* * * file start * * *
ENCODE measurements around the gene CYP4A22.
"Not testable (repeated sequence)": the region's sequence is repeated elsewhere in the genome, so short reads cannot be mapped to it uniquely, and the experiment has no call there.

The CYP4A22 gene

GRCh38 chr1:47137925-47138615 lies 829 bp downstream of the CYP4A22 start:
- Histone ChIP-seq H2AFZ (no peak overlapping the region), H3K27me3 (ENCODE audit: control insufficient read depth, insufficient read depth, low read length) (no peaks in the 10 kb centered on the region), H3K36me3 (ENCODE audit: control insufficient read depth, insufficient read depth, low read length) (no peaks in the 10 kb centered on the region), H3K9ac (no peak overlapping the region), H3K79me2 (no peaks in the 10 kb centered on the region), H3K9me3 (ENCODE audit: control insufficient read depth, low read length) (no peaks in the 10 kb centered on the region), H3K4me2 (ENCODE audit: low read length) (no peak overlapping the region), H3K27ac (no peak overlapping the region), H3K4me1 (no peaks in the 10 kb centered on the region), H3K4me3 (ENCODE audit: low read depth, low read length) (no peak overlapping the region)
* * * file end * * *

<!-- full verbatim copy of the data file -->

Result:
ENCODE measurements around the gene CYP4A22.
"Not testable (repeated sequence)": the region's sequence is repeated elsewhere in the genome, so short reads cannot be mapped to it uniquely, and the experiment has no call there.

The CYP4A22 gene

GRCh38 chr1:47137925-47138615 lies 829 bp downstream of the CYP4A22 start:
- Histone ChIP-seq H2AFZ (no peak overlapping the region), H3K27me3 (ENCODE audit: control insufficient read depth, insufficient read depth, low read length) (no peaks in the 10 kb centered on the region), H3K36me3 (ENCODE audit: control insufficient read depth, insufficient read depth, low read length) (no peaks in the 10 kb centered on the region), H3K9ac (no peak overlapping the region), H3K79me2 (no peaks in the 10 kb centered on the region), H3K9me3 (ENCODE audit: control insufficient read depth, low read length) (no peaks in the 10 kb centered on the region), H3K4me2 (ENCODE audit: low read length) (no peak overlapping the region), H3K27ac (no peak overlapping the region), H3K4me1 (no peaks in the 10 kb centered on the region), H3K4me3 (ENCODE audit: low read depth, low read length) (no peak overlapping the region)